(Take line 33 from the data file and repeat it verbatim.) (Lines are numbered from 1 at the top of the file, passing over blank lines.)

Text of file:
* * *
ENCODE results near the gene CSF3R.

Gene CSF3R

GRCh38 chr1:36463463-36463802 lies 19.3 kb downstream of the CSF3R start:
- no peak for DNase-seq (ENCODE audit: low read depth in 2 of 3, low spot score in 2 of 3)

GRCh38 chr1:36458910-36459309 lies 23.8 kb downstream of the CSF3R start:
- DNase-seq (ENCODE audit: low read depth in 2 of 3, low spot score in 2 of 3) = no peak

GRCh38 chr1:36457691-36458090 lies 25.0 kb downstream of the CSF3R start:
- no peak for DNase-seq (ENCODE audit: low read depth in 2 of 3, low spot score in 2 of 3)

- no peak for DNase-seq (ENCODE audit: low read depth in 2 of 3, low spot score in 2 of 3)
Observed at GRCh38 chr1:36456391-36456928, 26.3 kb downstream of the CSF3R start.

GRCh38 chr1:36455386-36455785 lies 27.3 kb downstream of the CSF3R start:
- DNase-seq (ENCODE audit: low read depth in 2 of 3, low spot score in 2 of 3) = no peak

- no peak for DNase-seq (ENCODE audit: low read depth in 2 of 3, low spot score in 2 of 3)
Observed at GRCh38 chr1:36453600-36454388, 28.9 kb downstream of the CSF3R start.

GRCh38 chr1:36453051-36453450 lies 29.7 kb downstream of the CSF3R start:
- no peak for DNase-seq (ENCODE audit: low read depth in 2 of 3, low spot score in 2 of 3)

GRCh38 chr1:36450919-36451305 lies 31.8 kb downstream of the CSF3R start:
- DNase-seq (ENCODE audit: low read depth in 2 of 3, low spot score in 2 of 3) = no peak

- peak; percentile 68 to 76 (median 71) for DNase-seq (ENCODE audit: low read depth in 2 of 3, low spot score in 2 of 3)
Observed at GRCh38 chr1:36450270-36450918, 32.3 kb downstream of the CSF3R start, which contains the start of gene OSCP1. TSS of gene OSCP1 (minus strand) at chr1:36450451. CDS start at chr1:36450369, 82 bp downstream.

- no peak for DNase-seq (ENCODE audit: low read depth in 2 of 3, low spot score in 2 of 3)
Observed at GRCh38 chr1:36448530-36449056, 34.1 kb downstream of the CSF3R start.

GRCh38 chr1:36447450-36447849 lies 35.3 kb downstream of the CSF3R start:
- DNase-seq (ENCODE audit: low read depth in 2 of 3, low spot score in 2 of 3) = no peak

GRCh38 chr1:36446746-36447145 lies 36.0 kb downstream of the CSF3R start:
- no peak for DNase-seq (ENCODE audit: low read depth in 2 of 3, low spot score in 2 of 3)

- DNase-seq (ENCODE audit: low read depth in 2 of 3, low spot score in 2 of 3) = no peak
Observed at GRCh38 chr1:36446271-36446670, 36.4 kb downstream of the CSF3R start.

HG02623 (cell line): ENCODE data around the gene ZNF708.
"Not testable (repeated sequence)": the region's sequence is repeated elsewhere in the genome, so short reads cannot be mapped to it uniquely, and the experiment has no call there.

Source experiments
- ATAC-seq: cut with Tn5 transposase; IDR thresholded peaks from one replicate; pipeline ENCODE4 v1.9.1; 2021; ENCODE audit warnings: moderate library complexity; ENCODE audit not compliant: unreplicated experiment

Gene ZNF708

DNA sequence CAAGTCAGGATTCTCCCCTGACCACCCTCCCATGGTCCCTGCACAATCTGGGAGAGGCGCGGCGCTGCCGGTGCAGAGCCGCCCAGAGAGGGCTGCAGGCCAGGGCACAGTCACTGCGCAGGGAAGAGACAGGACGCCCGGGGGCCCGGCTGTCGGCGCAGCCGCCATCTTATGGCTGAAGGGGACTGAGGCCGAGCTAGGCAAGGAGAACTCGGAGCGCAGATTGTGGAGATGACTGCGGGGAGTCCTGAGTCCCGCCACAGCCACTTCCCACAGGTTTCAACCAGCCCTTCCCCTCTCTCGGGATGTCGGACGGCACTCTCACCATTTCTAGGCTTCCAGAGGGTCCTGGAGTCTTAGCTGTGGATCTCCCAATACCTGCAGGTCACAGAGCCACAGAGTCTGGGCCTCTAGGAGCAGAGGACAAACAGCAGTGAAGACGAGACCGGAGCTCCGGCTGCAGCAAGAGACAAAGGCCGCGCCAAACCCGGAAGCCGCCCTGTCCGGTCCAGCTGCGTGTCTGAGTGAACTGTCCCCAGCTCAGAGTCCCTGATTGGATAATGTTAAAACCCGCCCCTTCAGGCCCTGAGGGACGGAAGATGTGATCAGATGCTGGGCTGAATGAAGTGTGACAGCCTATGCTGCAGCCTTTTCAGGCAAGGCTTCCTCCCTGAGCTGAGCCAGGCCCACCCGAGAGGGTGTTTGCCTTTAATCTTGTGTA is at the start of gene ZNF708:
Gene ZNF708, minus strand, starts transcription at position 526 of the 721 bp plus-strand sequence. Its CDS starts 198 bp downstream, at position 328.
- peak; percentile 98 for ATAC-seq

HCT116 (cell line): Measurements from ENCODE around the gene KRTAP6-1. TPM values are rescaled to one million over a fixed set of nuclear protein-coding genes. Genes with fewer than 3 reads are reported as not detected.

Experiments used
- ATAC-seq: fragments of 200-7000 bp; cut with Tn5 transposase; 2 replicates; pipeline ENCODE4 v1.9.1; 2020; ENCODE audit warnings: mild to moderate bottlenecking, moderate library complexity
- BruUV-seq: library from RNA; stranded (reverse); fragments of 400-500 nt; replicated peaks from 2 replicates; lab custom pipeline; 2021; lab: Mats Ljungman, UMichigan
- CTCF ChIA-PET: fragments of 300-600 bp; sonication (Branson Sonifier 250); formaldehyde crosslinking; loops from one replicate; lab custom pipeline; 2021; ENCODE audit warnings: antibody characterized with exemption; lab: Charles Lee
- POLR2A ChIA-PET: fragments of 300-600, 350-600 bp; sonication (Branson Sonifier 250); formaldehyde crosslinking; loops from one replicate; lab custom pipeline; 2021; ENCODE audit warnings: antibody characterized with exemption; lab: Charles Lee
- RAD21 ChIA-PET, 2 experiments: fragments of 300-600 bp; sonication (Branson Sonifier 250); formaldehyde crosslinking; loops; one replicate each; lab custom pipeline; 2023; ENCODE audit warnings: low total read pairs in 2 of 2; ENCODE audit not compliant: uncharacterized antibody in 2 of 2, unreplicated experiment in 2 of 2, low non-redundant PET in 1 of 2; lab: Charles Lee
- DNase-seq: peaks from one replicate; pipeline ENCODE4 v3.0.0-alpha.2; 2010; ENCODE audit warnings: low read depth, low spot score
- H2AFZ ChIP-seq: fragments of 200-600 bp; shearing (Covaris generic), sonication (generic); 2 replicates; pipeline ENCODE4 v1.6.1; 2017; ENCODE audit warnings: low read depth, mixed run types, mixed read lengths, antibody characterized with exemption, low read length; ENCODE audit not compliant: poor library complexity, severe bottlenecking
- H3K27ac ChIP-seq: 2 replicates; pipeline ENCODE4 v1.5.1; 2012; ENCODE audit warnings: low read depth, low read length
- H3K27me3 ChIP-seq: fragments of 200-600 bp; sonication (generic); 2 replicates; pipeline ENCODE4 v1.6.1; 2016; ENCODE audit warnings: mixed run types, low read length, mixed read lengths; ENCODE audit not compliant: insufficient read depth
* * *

Gene ZNF708